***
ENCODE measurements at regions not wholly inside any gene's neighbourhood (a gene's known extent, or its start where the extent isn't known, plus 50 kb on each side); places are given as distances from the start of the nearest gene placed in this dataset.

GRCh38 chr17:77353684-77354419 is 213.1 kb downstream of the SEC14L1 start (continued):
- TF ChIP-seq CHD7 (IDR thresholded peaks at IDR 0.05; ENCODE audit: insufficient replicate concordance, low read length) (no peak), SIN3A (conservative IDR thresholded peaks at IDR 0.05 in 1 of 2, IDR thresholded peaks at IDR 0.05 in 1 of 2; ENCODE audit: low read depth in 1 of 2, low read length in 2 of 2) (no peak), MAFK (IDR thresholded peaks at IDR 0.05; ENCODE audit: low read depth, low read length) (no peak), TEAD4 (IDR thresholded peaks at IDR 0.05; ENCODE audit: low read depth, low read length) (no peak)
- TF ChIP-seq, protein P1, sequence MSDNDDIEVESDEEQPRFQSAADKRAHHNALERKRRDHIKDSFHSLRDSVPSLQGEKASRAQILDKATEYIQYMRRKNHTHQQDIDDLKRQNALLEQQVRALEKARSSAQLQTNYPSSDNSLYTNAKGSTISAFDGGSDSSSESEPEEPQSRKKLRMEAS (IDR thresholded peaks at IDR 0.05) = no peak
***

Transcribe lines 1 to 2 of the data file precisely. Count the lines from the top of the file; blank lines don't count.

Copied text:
ENCODE measurements at regions not wholly inside any gene's neighbourhood (a gene's known extent, or its start where the extent isn't known, plus 50 kb on each side); places are given as distances from the start of the nearest gene placed in this dataset.

GRCh38 chr17:77353684-77354419 is 213.1 kb downstream of the SEC14L1 start (continued):